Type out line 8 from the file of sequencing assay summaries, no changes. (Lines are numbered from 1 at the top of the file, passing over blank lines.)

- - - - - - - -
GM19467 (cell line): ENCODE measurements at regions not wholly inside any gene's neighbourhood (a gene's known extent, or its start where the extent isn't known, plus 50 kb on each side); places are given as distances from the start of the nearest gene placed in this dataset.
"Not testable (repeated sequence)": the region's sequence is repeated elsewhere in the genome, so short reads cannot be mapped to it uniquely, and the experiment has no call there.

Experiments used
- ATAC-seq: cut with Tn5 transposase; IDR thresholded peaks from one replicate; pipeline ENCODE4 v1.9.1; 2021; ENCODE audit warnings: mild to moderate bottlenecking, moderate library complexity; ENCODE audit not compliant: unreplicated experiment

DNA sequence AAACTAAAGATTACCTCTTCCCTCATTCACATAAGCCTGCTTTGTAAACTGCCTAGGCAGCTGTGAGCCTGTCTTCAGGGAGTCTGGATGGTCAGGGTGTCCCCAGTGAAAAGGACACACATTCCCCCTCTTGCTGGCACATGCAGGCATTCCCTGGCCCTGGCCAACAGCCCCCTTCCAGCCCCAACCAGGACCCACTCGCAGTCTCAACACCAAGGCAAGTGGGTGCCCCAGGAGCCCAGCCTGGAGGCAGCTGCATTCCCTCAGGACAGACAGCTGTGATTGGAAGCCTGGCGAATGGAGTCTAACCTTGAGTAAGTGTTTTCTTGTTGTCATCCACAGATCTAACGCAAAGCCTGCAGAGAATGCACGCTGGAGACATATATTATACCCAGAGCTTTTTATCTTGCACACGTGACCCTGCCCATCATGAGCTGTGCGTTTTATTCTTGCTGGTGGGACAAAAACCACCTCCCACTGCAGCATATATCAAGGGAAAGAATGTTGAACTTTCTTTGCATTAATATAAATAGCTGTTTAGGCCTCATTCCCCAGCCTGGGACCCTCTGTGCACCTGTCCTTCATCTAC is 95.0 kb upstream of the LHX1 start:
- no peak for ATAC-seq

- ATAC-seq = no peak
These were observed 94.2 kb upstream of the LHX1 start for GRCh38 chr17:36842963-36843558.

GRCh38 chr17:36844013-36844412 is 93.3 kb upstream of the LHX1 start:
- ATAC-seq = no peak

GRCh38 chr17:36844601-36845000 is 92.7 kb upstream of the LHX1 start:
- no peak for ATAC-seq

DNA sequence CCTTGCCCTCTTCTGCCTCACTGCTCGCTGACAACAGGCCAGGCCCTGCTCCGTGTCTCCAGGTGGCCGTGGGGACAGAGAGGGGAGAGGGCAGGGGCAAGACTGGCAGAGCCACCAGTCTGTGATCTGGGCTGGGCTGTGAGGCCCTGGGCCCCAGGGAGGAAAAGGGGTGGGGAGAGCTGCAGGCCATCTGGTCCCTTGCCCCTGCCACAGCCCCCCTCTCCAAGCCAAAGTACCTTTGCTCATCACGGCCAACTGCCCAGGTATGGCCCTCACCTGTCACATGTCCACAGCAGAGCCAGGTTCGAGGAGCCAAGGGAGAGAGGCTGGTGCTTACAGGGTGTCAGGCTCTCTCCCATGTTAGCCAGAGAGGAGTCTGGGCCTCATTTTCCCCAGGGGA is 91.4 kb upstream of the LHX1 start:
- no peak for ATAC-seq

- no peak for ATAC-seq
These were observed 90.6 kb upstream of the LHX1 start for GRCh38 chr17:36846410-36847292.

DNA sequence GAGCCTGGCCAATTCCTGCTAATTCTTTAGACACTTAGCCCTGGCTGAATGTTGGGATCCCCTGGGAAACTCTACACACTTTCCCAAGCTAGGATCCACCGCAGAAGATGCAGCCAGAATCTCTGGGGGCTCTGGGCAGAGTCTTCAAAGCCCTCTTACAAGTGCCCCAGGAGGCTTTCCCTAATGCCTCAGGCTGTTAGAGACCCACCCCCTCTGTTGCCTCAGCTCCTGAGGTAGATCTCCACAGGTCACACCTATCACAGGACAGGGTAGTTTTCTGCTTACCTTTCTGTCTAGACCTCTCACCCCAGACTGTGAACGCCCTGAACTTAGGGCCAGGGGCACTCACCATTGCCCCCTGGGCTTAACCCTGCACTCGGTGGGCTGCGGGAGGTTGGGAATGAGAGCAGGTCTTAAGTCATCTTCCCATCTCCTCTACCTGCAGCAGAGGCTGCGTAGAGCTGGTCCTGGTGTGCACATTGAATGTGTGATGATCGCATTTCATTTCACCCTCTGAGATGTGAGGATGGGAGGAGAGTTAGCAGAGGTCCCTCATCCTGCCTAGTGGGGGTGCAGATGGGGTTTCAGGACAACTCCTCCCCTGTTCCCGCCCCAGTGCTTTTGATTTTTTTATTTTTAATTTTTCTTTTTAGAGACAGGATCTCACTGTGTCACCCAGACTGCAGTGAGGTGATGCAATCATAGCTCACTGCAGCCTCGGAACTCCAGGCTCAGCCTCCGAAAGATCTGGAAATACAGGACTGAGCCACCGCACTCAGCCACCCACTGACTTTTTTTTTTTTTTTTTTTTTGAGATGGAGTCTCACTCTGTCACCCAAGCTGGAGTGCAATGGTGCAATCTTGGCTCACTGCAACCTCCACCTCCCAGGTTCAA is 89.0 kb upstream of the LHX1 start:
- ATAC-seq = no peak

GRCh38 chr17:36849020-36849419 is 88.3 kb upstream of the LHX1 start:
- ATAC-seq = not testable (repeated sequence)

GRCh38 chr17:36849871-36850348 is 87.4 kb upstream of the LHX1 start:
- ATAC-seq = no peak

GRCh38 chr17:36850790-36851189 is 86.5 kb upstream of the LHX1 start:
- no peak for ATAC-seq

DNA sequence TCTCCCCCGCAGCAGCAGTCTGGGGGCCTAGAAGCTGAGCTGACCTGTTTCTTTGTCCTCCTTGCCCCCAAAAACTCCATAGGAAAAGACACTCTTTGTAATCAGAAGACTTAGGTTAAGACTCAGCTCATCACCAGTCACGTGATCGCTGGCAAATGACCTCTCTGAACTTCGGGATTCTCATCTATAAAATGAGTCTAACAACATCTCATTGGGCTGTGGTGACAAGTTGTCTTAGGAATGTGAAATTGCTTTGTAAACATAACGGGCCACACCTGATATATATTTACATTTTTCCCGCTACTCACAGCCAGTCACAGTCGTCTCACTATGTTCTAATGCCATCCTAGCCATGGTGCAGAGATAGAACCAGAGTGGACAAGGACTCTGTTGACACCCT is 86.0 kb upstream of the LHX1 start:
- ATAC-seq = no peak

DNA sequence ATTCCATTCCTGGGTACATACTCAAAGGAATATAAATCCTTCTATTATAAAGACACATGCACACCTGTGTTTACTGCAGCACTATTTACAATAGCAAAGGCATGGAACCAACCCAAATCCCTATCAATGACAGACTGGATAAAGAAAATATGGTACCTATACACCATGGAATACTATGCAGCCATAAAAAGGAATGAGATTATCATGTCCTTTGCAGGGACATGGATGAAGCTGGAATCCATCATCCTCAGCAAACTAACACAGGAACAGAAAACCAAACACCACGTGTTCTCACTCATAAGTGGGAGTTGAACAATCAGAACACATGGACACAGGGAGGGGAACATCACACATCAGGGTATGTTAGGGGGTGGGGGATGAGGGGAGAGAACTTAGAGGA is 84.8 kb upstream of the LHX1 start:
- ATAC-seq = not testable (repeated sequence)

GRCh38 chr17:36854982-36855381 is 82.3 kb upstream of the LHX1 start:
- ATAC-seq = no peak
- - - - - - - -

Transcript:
These were observed 94.2 kb upstream of the LHX1 start for GRCh38 chr17:36842963-36843558.